That’s why B2B digital marketing spend was projected to increase by 10.27% from 2020 to 2021, and tapping into intent data will be part of that for high-performing sales teams.
As its name suggests, marketing automation software is used to automate certain marketing activities.
Typically, automation software automates your email process for you by triggering specific email nurture campaigns based on a prospect’s behavior on your website
Customer case studies are an excellent tool for closing the deal, as they connect your prospects’ pain points to real-world data.
The B2B demand generation challenge here is, you’ll need to be careful about mapping case studies to specific customer segments.
Present them with a case study that doesn’t resonate with their problem, and you may end up with more objections.
Use a lead magnet If a free tool feels too complex, creating a more simplified lead magnet can help you achieve a similar goal.
A lead magnet can be anything from a free checklist, e-book, quiz, or access to exclusive content.
Offer Free Tools
Create demand for your core product or service by creating a free tool that relates to the pain point your brand solves. Think free calculators, hashtag generators, or evaluation tools.
Of course, developing a free tool (or app) isn’t cheap, and you’ll have to consider overheads, such as development budgets.
Examples of free tools for B2B demand generation include CoSchedule’s Headline Analyzer, WordStream’s Google Ads Performance Grader, and Sprout Social’s social media image resizing tool.
Kennected offers free tools like our LinkedIn messaging scripts and targeting mini-courses.
To know if your demand generation strategy is working, you need to be able to measure the amount of impact your strategies are making.
This includes early-, mid-, and late-stage metrics that cover everything from the program cost, new targets, and cost-per-target to the number of opportunities your campaign has generated and how much revenue you can contribute.
This is an excellent indicator of whether your demand gen program is driving accurate results or vanity results.
Knowing your average deal size helps determine the sales cycle length, and the demand gen strategies you’ll use.
By comparing your ACV to your customer acquisition costs, you can calculate how long it takes for you to break even on your marketing spend.
It requires complete visibility into your funnel to identify the gaps and opportunities that can be optimized for improved performance.
Then measuring the number of opportunities that turn into paying customers tells you whether your demand gen campaign brings real results.
Measuring demand can be tricky, especially if you don’t know what to look for.
There are a few ways to set expectations accurately and analyze the results of your demand generation campaigns.
Depending on your company, sales cycle, and goals, the metrics you care about will vary.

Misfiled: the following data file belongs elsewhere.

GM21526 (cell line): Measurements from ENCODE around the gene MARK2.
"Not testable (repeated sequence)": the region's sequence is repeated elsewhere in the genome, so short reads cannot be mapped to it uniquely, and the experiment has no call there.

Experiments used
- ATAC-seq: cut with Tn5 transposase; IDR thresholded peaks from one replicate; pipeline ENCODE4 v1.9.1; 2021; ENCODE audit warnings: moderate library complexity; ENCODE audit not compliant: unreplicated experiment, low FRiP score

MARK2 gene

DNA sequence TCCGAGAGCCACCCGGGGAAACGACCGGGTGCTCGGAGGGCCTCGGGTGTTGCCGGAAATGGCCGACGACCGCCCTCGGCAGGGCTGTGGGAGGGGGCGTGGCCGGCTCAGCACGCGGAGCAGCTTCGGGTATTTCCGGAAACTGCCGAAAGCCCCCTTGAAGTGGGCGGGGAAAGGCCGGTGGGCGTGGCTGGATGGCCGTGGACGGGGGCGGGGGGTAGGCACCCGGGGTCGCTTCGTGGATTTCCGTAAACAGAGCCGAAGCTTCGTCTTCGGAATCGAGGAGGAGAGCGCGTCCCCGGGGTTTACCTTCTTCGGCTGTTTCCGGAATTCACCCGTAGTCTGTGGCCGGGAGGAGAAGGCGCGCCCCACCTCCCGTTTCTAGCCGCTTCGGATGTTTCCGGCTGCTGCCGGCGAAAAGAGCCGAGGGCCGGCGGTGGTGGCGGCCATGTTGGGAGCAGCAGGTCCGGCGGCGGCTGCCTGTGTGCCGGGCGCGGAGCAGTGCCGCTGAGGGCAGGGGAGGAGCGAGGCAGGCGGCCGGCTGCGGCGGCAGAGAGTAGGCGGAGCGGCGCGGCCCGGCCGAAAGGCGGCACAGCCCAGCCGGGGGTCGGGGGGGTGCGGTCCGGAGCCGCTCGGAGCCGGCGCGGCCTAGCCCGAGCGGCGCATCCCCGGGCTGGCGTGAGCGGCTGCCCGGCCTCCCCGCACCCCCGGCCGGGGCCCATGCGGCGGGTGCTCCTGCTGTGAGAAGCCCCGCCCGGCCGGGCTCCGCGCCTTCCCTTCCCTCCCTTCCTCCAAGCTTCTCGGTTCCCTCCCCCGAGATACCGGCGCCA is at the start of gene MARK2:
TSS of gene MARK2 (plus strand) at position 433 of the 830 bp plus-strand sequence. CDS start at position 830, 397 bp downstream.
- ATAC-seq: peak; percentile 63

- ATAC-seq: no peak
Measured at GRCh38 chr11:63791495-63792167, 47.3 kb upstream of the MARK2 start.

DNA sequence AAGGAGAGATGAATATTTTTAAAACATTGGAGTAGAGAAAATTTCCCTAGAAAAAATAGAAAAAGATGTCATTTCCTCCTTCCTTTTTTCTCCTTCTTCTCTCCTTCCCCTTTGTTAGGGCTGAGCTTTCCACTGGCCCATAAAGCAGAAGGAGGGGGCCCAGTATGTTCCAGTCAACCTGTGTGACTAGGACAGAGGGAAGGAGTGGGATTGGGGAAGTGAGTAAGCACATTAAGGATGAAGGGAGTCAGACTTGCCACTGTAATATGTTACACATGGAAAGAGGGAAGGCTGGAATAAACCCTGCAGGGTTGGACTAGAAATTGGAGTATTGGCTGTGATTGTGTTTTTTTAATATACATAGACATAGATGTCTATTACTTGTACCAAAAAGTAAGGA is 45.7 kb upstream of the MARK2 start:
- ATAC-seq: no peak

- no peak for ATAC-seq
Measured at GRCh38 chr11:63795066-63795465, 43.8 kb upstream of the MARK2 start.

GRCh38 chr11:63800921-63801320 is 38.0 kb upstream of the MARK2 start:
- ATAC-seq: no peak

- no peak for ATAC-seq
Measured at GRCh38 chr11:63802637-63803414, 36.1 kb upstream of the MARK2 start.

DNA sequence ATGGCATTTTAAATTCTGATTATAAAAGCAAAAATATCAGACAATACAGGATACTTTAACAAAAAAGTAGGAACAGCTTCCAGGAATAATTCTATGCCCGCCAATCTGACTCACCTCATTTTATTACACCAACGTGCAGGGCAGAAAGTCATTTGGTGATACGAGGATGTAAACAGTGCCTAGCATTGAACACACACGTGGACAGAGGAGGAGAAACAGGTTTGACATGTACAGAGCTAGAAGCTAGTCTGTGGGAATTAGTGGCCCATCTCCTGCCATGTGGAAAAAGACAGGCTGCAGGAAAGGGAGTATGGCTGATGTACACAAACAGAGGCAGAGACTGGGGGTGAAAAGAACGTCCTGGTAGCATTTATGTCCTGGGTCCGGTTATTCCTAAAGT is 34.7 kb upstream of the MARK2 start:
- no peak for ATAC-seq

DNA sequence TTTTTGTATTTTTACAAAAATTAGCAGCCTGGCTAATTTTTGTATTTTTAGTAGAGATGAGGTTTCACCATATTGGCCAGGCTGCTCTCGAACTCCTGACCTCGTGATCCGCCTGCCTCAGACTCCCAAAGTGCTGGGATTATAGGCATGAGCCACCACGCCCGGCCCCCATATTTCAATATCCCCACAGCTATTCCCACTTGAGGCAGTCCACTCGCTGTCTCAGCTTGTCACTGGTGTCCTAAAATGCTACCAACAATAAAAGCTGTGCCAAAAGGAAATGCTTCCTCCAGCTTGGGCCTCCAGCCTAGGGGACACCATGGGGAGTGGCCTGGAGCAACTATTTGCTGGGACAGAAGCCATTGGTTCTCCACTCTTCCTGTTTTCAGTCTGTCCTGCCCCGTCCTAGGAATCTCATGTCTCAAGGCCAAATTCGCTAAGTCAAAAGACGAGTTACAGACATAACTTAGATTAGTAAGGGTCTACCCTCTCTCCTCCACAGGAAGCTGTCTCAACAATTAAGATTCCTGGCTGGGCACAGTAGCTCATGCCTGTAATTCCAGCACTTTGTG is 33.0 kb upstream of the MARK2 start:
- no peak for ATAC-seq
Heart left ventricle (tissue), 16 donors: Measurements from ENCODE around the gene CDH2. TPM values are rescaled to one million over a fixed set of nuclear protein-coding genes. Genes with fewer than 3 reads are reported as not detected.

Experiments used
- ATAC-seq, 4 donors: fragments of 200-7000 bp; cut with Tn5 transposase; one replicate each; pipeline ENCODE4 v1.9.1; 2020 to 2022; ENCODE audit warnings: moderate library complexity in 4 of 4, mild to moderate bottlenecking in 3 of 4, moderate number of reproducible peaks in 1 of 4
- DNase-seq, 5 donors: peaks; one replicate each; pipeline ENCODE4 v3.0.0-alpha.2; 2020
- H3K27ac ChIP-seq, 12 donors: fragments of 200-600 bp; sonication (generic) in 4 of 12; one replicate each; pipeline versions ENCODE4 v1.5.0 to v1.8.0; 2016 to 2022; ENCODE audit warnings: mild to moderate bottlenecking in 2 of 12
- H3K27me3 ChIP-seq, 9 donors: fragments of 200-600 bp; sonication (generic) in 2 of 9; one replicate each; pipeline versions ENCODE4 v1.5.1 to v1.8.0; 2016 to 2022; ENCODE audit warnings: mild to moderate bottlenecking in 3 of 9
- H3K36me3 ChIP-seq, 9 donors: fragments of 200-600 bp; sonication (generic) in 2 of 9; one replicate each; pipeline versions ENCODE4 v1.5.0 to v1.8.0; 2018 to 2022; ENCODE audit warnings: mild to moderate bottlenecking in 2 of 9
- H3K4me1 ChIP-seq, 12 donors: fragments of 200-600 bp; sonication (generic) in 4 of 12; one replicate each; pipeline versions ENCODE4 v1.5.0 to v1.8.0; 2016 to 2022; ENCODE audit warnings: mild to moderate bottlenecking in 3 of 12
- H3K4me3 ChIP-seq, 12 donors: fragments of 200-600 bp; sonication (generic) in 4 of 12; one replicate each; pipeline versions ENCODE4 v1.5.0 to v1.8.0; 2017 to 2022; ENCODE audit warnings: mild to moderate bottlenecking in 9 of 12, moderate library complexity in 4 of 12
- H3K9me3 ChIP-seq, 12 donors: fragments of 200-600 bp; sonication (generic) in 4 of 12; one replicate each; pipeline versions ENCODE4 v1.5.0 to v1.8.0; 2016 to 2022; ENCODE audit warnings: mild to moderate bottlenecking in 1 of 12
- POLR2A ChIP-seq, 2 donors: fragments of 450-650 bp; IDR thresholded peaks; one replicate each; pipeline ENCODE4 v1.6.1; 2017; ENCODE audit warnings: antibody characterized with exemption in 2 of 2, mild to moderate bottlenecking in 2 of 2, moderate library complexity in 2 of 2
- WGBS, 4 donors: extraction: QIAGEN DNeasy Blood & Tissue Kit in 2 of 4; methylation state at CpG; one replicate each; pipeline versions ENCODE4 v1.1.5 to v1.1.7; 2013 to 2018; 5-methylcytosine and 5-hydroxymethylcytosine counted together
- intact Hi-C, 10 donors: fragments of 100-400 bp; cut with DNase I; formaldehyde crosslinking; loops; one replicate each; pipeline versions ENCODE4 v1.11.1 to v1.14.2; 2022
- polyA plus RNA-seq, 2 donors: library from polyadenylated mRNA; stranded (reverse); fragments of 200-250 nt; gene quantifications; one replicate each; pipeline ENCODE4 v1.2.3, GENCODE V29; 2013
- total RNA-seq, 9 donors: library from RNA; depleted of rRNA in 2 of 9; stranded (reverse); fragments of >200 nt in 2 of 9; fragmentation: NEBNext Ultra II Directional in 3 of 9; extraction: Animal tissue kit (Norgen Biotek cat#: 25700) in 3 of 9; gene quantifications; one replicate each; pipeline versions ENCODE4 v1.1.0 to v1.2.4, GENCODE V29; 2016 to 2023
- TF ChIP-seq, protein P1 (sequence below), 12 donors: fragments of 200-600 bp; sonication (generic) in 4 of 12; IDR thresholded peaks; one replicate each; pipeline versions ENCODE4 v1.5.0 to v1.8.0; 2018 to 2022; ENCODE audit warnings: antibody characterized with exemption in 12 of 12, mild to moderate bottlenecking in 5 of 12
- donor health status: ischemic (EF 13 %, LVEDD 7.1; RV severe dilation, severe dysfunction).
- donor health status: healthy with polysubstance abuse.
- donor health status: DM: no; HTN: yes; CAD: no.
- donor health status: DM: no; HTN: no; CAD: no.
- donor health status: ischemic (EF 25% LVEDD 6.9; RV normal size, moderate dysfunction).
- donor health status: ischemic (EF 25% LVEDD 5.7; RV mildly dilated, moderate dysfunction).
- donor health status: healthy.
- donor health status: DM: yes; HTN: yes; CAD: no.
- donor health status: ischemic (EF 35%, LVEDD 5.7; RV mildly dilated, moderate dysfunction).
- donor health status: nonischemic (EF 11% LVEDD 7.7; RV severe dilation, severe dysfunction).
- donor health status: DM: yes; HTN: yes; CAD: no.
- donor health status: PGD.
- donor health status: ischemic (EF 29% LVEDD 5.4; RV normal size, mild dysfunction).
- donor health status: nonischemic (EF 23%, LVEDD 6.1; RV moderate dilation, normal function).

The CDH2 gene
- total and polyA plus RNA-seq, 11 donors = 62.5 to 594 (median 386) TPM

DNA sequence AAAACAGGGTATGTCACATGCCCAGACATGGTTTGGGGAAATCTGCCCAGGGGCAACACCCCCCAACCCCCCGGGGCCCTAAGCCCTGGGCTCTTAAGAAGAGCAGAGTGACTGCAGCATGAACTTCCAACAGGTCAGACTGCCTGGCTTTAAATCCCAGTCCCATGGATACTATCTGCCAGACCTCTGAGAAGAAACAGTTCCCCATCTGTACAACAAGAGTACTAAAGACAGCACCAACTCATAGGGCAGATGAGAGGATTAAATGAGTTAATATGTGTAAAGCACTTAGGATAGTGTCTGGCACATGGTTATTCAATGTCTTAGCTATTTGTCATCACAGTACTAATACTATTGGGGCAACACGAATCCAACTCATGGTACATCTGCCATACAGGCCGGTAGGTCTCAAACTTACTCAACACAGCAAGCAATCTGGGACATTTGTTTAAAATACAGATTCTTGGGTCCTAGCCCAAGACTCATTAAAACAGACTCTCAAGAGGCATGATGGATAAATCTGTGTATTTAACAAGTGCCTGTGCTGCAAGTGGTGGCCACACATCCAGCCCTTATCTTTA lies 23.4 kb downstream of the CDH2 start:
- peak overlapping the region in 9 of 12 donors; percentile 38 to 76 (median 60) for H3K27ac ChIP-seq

Demand generation should be rooted in research into the accounts you want to attract and grow.
That research can originate with analysis of your existing sales data, qualitative interviews with sales reps, web and advertising analytics, customer surveys, analysis of competitors, and broader data on the markets you serve.
The marketing organization then brings value to this research by making it actionable.
What Is Account-Based Marketing?
You may want to fast-track high-value leads as you begin to see a reliable trickle of leads coming in from your demand gen strategies.
This is where an account-based strategy can set teams up for success.
Account-Based Marketing (ABM) is a must-have for B2B businesses looking to increase demand.
Account-based marketing (ABM) is a strategy in which a supplier targets a select group of accounts representing significantly higher expansion or growth opportunities with tailored marketing and sales support.
Everything in an account-based strategy depends on a deep, reliable understanding of the accounts and audiences you’re targeting.
ABM requires marketing and sales teams to strategically select accounts to target and nurture through customized engagement and support.
Marketing teams should design target company personas based on high-value clients that are most likely to convert and/or grow.
When done right, ABM is a proven way to generate demand from decision-makers in your target accounts.
B2C vs. B2B Demand Generation Strategies
B2C companies typically have to get buy-in from only one person: the customer (and maybe their spouse or family).
B2B marketers, on the other hand, usually have to get the buy-in of entire teams, key decision-makers, and sometimes even an entire department.
Where Does Kennected Fit Into All This?
Demand generation isn’t a quick fix.
It’s a gradual, comprehensive, holistic approach to engagement that comprises dedicated inbound marketing tactics, social interactions, e-book campaigns, weekly newsletters, pop-up events, webinars, etc.
Even though demand gen has a broader focus than lead generation, a well-executed plan creates more leads.
For more resources like these, or to learn about our lead generation software and connect with our sales team, check out Kennected.